In Memoriam: Carrie Fisher | One of Us

In Memoriam: Carrie Fisher

0 Submitted by on Thu, 29 December 2016, 12:59

It’s been a another sad week for many as science fiction and film icon Carrie Fisher died at the age of 60. She passed away from a heart attack on Tuesday according to the family’s spokesman, Simon Halls. Fisher’s mother, Debbie Reynolds (Singin’ in the Rain), a Hollywood icon herself, passed away a day later at the age of 84.

Fisher held many titles; actress, writer, and mental health advocate. Yet, she will be perhaps best known for her role as Princess Leia in Star Wars. Her character was known to be tough, witty, assertive and had some the most quoted lines in the series. What was brilliant about her character was that it was not trying to cater to audiences. It was a time when there were no committees deciding how to best write her so she came across as natural. On top of that, Carrie Fisher’s own sharp and straightforward personality exuded through the character making her feel organic. Even her attire was iconic as she was known for her hair buns in Star Wars: A New Hope and the controversial slave outfit in Star Wars: The Empire Strikes Back. Her character has become an archetype for many science fiction heroines by being an excellent balance of toughness and tenderness. Her most recent cinematic performance was a reprisal of her famous Princess Leia role in Star Wars: The Force Awakens. She will also be later seen in Star Wars Episode VIII.

Aside from acting, Fisher was also an accomplished novelist, having written numerous novels; The Princess Diarist, Postcards from the Edge, Shockaholic, The Best Awful, Delusions Grandma, and Surrender the Pink. Postcards from the Edge was adapted into a film that starred Meryl Streep in the lead role. The novel and film were both considered semi-autobiographical as they dealt with issues of drug abuse and mother-daughter conflict.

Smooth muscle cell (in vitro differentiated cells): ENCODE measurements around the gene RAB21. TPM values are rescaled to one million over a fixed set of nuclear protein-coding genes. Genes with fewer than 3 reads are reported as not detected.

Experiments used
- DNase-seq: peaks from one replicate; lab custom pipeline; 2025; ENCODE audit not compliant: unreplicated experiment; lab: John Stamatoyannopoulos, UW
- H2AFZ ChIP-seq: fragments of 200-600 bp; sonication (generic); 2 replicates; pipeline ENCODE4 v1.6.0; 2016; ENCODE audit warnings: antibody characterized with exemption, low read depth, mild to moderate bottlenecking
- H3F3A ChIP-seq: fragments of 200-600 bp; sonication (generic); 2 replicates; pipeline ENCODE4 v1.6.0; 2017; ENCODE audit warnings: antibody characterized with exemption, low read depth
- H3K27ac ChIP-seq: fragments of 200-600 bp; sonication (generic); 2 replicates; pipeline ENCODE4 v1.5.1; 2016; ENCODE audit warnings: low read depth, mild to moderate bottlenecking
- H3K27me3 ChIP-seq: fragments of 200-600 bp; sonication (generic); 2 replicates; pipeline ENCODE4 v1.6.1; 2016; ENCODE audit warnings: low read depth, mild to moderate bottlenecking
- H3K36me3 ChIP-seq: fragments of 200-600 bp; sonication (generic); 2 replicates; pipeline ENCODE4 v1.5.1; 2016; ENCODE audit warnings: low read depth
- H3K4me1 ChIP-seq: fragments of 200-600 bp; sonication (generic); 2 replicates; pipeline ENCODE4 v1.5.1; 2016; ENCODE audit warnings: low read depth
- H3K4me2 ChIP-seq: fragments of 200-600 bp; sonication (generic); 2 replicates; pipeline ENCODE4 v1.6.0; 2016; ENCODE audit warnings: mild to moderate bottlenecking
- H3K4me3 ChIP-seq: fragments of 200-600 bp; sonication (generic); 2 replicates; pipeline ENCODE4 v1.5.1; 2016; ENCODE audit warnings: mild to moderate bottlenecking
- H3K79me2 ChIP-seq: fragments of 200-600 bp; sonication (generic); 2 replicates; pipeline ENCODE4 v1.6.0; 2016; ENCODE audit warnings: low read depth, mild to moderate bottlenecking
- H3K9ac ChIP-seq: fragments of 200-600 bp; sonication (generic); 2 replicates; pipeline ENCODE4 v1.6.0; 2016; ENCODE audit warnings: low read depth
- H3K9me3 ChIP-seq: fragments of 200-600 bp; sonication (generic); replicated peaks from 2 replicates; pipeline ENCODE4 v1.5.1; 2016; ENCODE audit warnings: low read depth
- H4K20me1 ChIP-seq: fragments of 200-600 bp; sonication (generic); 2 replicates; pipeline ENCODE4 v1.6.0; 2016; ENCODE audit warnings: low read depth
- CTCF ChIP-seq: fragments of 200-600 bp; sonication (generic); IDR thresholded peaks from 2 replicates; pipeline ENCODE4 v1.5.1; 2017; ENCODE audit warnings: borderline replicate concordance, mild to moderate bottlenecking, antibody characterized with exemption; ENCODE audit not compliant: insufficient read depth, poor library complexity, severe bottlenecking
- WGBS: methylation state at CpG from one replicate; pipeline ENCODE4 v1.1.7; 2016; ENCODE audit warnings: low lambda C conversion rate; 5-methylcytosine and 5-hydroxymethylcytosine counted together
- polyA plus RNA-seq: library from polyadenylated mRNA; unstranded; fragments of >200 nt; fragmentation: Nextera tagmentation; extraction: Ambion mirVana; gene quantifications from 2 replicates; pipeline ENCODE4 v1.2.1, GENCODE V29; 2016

the_princess_diaristAll of her books dealt with her personal life including her most recent one, “The Princess Diarist.” That book disclosed previously unknown details of her life like her private affair with co-star Harrison Ford. She was also an uncredited script doctor having polished various scripts from 1991 to 2005. In 2005, she wrote and performed her own play Wishful Drinking. That same year she was also awarded the Women of Vision Award by the Women in Film & Video – DC organization.

Aside from her acting and writing career, she was a major advocate for mental health, having struggled from bipolar disorder and substance abuse. She was very open and vocal about her condition and became a proud poster child for the illness. Her stance was the normalization of medication and the removal of the stigma that people with mental illness cannot live fruitful lives.

Carrie Fisher has always come off as blunt, funny, and strong-willed. Being a feminist and unafraid to express her mind even discussing her disdain of the slave outfit from the Empire Strikes Back. She constantly joked about her fame and status even creating an Instagram account for her dog Gary. There have been many tributes to her but the most heartfelt one has come from Mark Hamil who posted on Facebook, “Carrie was one – of – a – kind who belonged to us all – whether she liked it or not. She was our Princess, damn it, and the actress who played her blurred into one gorgeous, fiercely independent and ferociously funny, take-charge woman who took our collective breath away. Determined and tough, but with a vulnerability that made you root for her and want (sic) her to succeed and be happy.”

She is survived by her brother Todd Fisher, her daughter Billie Lourd, and her half-sisters Joely and Tricia Leigh Fisher.


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